A senior developer in my former team was not only a very good developer, he also took the time to coach new members and explain the problems and architectures. He ensured that they asked questions and understand the problem and solution. This way new team members not only became much faster productive, but also in sync with the team goals and the solution profited from that fact. Problems were openly discussed, issues raised in time and caught before they hit the customer.
That's basically what a BPX needs to acquire: communication skills. Being able to describe a complex system in structured way, being able to abstract and view that from different angles and distances (from high level to deep detail), and being able to formulate and phrase a problem in the language that your target audience understands and accepts. Especially latter requirement leads often to misunderstanding and prejudices about attitudes of people.
There are multiple ways of how you can acquire communication skills:
- Structure your problem (solutions and other problems become much clearer)
- Describe it for different audiences (have you ever described what you do to your grandparents?)
- Grab every opportunity to describe it (You cannot become a piano virtuoso without practicing)
The easiest way to learn about structure is looking at how news reporters are doing it. The basic questions that each news reporter has to answer are:
- What happened?
- Where did it happen?
- Why did it happen?
- When did it happen?
- Who was involved?
The basic questions that BPXs, developers, architects etc. have to answer are:
- What's the current situation?
- What's the problem with that?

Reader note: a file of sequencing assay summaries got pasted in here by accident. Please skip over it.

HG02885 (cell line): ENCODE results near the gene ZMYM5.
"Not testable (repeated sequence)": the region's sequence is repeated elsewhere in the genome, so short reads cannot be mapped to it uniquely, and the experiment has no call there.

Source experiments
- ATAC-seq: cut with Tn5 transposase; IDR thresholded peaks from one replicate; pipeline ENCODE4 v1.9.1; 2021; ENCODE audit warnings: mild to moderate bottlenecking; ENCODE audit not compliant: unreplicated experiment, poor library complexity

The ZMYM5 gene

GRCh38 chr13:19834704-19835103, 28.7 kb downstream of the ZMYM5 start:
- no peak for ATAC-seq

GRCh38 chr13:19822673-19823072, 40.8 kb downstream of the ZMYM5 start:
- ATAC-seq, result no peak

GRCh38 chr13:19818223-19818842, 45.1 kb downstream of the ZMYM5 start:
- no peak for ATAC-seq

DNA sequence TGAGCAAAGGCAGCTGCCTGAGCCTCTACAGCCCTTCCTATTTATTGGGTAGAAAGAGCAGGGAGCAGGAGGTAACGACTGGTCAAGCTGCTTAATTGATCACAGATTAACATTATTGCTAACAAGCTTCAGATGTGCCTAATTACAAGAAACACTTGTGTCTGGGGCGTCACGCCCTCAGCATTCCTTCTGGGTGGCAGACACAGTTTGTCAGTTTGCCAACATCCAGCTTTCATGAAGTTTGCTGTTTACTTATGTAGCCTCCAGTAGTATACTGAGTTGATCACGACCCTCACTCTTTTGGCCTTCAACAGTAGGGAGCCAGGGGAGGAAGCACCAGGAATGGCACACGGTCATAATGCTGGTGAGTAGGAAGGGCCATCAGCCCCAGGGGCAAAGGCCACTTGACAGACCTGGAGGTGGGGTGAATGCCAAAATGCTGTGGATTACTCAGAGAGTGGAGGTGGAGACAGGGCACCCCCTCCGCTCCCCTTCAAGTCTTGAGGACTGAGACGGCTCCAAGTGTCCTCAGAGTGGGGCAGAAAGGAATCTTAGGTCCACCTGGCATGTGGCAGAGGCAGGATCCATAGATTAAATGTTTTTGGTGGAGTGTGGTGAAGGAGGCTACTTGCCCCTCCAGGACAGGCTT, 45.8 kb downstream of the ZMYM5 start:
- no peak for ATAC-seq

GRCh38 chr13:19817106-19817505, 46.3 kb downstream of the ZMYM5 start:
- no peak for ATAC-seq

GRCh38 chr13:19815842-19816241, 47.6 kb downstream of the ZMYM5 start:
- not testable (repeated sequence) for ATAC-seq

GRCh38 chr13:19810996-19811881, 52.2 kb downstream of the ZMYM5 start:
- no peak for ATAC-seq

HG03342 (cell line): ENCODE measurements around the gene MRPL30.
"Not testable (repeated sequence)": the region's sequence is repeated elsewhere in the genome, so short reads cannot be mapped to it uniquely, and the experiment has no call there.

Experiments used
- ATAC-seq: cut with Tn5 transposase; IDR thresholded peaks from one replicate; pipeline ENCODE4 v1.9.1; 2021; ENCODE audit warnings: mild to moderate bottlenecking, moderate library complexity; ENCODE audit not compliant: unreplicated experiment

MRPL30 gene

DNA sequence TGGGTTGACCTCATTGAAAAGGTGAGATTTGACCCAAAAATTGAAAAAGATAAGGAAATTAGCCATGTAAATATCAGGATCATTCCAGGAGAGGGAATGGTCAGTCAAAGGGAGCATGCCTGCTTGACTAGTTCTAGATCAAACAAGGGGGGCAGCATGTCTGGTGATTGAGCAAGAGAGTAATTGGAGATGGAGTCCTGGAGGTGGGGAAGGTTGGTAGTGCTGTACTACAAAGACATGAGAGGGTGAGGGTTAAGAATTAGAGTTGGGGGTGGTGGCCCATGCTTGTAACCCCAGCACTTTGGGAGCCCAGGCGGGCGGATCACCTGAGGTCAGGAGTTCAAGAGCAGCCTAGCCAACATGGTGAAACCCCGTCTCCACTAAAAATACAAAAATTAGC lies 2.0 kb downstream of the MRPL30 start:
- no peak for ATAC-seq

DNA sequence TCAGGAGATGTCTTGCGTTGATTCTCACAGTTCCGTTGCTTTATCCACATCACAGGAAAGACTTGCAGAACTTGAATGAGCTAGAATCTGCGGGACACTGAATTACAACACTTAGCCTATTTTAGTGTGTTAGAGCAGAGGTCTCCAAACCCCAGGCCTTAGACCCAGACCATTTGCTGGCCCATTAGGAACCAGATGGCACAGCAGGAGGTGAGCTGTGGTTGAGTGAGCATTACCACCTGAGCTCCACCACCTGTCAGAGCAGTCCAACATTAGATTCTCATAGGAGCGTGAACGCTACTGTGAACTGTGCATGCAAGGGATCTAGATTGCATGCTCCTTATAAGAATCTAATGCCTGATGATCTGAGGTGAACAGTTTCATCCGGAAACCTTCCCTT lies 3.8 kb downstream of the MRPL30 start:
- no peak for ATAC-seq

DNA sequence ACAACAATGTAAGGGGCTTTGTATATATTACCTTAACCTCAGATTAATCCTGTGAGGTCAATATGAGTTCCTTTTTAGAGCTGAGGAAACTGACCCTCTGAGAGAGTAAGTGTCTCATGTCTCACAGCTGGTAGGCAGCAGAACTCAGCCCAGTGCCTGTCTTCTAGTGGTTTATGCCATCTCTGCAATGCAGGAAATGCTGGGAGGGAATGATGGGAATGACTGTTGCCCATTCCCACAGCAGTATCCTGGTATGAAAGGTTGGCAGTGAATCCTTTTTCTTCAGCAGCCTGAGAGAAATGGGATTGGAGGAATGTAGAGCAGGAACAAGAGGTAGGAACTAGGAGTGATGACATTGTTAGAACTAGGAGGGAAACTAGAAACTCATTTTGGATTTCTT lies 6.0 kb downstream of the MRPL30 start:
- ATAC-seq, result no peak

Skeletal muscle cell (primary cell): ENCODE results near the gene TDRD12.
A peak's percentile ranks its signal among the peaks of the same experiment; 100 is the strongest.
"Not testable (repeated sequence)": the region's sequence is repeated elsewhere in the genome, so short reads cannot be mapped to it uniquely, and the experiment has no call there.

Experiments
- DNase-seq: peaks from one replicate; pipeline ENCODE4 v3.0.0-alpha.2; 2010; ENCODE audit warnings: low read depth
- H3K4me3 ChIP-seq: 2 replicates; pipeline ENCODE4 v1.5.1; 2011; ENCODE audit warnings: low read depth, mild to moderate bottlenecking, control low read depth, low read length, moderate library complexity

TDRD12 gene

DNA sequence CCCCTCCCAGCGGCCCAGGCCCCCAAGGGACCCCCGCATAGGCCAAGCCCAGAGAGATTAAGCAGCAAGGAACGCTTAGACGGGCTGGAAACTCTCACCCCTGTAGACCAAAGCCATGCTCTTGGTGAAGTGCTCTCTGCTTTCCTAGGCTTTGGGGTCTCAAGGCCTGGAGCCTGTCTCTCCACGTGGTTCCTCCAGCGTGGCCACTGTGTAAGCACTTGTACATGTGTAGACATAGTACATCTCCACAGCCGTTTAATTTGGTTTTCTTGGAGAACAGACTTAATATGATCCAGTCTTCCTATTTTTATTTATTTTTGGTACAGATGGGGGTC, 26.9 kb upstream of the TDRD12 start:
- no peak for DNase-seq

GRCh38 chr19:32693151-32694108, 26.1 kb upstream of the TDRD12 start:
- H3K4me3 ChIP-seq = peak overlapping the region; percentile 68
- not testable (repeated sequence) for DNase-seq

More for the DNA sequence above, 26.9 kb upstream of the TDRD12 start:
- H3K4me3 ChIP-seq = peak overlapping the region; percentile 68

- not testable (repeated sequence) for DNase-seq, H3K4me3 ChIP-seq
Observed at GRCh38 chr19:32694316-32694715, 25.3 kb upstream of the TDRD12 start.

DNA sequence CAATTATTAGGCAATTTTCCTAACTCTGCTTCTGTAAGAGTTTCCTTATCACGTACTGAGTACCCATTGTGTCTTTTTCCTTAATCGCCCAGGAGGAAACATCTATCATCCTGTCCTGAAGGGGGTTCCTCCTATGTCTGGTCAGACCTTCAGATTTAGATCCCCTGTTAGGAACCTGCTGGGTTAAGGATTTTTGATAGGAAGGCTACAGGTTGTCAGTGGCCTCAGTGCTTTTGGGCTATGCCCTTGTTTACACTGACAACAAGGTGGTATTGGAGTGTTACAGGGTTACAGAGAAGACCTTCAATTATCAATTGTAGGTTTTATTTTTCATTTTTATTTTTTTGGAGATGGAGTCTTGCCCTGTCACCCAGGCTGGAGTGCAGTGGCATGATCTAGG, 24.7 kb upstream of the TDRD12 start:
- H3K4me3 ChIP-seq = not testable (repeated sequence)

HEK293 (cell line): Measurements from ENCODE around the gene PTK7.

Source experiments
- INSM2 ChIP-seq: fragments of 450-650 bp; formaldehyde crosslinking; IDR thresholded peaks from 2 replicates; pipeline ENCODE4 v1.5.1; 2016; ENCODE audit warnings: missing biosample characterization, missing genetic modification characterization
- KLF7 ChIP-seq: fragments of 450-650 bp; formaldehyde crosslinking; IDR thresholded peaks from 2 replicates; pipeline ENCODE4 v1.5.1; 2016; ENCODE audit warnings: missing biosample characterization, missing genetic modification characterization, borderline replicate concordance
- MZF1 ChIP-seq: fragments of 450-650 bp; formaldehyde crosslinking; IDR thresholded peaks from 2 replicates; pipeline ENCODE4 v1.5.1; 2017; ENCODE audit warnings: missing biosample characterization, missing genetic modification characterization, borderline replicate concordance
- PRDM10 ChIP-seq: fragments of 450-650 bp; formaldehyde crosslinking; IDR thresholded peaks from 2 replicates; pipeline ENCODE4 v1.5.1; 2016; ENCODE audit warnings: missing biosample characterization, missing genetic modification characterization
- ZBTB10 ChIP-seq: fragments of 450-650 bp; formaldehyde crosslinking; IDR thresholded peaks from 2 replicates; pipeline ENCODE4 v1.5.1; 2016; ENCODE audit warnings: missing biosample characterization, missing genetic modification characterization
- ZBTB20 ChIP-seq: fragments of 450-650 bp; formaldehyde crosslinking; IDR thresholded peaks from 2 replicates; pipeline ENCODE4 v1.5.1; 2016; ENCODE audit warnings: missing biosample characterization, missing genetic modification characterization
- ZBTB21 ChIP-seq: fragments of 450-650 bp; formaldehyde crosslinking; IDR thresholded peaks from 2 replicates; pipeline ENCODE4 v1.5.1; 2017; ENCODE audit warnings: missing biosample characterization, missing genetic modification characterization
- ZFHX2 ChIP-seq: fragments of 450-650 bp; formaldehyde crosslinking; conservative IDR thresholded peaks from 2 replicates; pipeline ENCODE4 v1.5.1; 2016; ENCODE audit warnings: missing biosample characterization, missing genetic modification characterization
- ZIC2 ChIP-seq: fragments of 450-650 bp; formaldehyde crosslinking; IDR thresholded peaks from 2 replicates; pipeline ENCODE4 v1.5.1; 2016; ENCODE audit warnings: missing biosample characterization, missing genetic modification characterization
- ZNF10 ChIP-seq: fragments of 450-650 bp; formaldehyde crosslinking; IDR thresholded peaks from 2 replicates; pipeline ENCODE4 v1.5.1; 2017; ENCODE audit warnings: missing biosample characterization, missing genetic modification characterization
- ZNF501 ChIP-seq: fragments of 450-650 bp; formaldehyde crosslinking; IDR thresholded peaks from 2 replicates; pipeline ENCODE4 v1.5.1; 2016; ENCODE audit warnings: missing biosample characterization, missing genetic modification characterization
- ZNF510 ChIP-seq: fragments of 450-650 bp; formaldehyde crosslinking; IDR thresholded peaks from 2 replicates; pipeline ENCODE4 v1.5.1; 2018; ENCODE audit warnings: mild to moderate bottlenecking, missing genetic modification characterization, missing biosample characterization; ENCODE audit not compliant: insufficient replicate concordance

- What are ways to solve the problem?
- What are problems with those solutions?
- Who needs to do what until when?
If you cannot structure your problem or project in such a way, then either something is wrong with your problem or project, or something is wrong with your communication skills.
Once you structured your problem/project, try to describe it for audiences with different levels of expertise. An extreme example that I always imagine: How would I explain it to my grandmother? How would I explain it to my child? How would I explain it to my banker?
Do not make the mistake to prejudice them being "dumb". They are not, they just have other information than you and see the problem (if they see a problem) from their point of view and with their experiences. In fact it might turn out that you are the dumb one, having seen the problem to narrow or having seen a problem, where there is none, but missed the other, much more urgent problems.
There are many ways to improve on your communication skills. Here is a list of organizations or recommendations that help you:
- Join a Toastmasters club
- Take presentation classes
- Grab every opportunity to speak publicly (and listen carefully)